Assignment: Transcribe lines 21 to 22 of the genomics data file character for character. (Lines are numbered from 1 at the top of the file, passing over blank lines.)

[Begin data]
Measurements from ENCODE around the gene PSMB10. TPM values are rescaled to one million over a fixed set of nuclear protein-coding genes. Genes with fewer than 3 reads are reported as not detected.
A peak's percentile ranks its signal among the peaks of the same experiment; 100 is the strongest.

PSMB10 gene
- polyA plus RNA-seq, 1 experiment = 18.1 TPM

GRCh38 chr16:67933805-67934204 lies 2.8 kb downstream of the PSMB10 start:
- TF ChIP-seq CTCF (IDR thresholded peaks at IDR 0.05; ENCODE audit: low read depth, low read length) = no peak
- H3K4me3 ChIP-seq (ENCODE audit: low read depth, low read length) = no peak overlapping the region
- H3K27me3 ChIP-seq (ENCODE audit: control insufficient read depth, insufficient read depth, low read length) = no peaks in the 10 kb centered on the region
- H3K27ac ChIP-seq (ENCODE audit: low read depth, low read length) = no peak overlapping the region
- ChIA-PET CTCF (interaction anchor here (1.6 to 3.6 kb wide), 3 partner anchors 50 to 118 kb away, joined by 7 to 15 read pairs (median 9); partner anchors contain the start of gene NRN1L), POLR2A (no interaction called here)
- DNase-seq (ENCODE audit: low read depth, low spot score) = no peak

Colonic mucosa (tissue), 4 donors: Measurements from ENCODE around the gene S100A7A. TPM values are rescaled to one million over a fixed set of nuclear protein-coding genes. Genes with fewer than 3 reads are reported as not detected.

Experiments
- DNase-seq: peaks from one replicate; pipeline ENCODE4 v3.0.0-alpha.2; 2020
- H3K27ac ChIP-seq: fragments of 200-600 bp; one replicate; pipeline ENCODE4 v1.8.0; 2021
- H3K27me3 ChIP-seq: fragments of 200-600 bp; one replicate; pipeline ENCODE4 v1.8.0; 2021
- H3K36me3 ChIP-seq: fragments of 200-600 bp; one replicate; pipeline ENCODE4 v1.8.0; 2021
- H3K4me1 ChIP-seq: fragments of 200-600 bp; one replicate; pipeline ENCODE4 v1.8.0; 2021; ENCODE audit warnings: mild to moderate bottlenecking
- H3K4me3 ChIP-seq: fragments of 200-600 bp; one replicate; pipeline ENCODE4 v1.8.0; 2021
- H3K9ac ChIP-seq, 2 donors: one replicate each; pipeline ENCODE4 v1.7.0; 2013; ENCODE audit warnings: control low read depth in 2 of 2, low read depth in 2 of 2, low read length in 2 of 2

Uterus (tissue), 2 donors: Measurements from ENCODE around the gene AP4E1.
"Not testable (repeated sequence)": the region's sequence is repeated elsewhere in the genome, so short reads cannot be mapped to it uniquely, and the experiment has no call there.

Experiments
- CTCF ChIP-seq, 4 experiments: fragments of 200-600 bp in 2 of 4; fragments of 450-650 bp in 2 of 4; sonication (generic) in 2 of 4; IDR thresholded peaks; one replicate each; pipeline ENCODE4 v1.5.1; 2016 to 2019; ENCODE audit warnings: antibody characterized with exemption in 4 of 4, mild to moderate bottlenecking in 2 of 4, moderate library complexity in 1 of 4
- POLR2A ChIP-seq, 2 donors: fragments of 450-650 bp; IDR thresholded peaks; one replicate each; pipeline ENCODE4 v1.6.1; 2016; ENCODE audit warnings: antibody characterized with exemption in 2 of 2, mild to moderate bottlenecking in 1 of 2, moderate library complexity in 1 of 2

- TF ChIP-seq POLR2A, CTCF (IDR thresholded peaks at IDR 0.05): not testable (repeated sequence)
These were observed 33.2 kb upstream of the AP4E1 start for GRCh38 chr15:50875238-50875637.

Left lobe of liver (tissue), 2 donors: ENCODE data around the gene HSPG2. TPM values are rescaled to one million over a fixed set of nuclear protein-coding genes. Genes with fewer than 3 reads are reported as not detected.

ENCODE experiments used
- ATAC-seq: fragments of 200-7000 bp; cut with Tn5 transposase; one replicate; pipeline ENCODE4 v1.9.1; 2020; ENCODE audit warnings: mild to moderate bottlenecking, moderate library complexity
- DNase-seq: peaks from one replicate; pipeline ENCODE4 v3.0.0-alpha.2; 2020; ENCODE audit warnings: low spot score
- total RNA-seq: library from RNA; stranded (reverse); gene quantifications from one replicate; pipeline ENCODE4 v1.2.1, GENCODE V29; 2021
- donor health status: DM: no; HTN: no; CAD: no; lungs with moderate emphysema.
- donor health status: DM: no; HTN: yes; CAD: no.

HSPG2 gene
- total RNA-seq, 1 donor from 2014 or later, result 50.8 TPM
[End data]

Uterus (tissue), 2 donors: Measurements from ENCODE around the gene AP4E1.
"Not testable (repeated sequence)": the region's sequence is repeated elsewhere in the genome, so short reads cannot be mapped to it uniquely, and the experiment has no call there.